Since October, more than 700 minor children have been separated from their parents at the border. More than 100 have been under 4 years old.
Some, like an 18-month-old Honduran boy torn from his mother in February, are just toddlers.
“The immigration officers made me walk out with my son to a government vehicle and place my son in a car seat in the vehicle. My son was crying as I put him in the seat,” the boy’s mother said in a sworn statement. “I did not even have a chance to try to comfort my son, because the officers slammed the door shut as soon as he was in his seat. I was crying, too. I cry even now when I think about that moment when the border officers took my son away.”
This mom was not trying to “sneak across” the border, by the way. She had crossed an international bridge into Brownsville, Tex., and presented herself to immigration authorities to request asylum from political violence.
Instead of receiving refuge, she lost her child. It was months before they were reunited.
Such stories are enraging and shameful. They also put the lie to sacred principles that Republican politicians have long claimed to stand for, chiefly: family values and rule of law.
For decades, Republicans have championed traditional family values and having parents, rather than the state, take responsibility for their children.
This Republican administration’s inhumane treatment of helpless children — who are ripped from their mothers’ arms, detained in human warehouses and drop-kicked into “foster care or whatever” — reveals such rhetoric to have been a scam.
The Trump administration’s goal is to inflict pain upon these families. Cruelty is not an unfortunate, unintended consequence of White House immigration policy; it is the objective.
After all, if forced separations are sufficiently agonizing, fewer families will try to come here, no matter how dangerous their home countries are. Administration members have argued as much.
Last year, then-Homeland Security secretary John F. Kelly acknowledged he was considering separating children from their parents at the border “to deter” potential border-crossers. Again this month, he said “a big name of the game is deterrence.”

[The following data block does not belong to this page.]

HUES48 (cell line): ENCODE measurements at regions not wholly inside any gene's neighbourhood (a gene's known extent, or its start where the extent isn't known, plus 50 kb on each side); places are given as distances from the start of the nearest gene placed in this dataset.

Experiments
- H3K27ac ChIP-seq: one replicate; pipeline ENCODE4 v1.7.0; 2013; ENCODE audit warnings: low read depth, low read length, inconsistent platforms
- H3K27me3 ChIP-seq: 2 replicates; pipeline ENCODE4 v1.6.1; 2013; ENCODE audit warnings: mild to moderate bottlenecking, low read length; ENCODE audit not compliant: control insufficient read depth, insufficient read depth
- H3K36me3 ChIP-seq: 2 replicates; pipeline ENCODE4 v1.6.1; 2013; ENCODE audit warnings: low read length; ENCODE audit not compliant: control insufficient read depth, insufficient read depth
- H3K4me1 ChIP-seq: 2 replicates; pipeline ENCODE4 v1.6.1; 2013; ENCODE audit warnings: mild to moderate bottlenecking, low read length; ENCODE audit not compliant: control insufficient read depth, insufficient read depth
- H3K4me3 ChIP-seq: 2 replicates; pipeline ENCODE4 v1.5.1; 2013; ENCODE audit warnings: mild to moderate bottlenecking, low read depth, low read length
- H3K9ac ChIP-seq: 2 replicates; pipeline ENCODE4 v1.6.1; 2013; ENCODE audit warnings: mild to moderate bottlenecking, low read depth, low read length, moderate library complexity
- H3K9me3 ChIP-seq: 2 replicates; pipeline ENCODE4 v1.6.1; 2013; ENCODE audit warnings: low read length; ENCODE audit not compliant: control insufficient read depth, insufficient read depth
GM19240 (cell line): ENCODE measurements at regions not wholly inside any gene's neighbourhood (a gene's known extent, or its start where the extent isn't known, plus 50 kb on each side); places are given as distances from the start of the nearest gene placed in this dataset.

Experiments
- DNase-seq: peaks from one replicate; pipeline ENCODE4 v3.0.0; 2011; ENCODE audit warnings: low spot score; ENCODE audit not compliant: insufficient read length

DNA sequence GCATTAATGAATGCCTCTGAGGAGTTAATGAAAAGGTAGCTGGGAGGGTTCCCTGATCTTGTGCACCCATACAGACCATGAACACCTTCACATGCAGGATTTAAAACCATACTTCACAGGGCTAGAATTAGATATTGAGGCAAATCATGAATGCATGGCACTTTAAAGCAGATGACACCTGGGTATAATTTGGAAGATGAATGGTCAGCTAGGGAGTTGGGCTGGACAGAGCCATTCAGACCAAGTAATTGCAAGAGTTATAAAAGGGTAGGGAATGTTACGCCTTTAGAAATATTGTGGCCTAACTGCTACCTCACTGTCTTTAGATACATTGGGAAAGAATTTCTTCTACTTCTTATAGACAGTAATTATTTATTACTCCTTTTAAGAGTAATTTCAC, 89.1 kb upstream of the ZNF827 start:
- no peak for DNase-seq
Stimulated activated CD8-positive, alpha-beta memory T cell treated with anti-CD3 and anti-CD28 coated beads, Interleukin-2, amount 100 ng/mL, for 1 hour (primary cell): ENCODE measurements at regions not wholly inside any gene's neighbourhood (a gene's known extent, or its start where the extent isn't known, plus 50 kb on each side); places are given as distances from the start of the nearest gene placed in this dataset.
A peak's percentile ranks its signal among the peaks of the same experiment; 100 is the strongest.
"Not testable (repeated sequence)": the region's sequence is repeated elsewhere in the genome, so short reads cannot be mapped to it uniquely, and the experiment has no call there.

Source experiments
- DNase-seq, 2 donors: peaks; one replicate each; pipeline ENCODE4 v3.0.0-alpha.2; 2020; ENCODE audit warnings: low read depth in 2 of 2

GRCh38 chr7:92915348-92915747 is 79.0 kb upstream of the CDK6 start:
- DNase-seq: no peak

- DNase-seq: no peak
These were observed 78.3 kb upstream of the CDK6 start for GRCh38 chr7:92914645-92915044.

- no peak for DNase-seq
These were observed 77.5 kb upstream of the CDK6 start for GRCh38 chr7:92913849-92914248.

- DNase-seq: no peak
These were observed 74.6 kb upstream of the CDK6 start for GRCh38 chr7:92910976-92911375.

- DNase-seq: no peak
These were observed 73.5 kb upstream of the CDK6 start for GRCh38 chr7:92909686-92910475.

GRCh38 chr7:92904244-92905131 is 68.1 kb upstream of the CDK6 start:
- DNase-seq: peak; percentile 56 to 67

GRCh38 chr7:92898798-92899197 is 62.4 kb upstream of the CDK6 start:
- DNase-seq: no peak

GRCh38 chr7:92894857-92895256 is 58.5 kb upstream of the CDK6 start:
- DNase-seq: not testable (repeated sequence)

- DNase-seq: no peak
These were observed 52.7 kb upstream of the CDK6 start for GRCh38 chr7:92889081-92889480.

This vile and unpopular policy has been roundly condemned, including by prominent conservatives. So President Trump did what he always does when facing backlash for using children (remember the “dreamers” and children’s health insurance?) as a bargaining chip: Blame the Dems.
“Put pressure on the Democrats to end the horrible law that separates children from there [sic] parents once they cross the Border into the U.S.,” Trump tweeted Saturday.
Got that? Our law-and-order-obsessed president is merely enforcing an evil Democratic law!
There is, however, no statute — supported by Democrats or otherwise — that requires immigrant families to be torn apart.
The most cogent possible point Trump could have been making is one that other Republicans have made: that crossing the border unlawfully is a crime. If you prosecute every border crossing criminally — as Trump’s administration says it now does, even for asylum seekers — that means parents will go to jail.
And as Homeland Security Secretary Kirstjen Nielsen put it, when parents go to jail, whether for unlawful entry or another crime, that requires separating them from their children.
Which is true, to a point; prisons generally can’t house children.
But here’s the part Trump apologists neglect to mention: The government is keeping immigrant families forcibly separated even after criminal proceedings are over and the parents get released from jail.
Take the case of a Brazilian family that also crossed the border to seek asylum.
The mother, named in court documents as “Ms. C.,” was prosecuted for entering the country illegally in August 2017, a misdemeanor for which she spent 25 days in jail. Her 14-year-old son was sent to a facility in Chicago.
After she was released, she passed a “credible fear interview” and began the process of applying for asylum. She was sent first to an immigration detention center, then released to a nonprofit shelter in El Paso. This shelter is willing to take in her son.
But the government still refuses to release him. She has been out of detention for five weeks and still hasn’t been allowed to see her boy.
“What they’re really basically saying is that these people don’t have a due-process right to remain with their child,” says American Civil Liberties Union Immigrants’ Rights Project Deputy Director Lee Gelernt, who is representing Ms. C. and other asylum-seeking immigrants challenging Trump’s family separation policy. The Constitution, of course, guarantees due process for all, regardless of immigration status.
Cruelty and unconstitutionality: the platform of today’s Republican Party.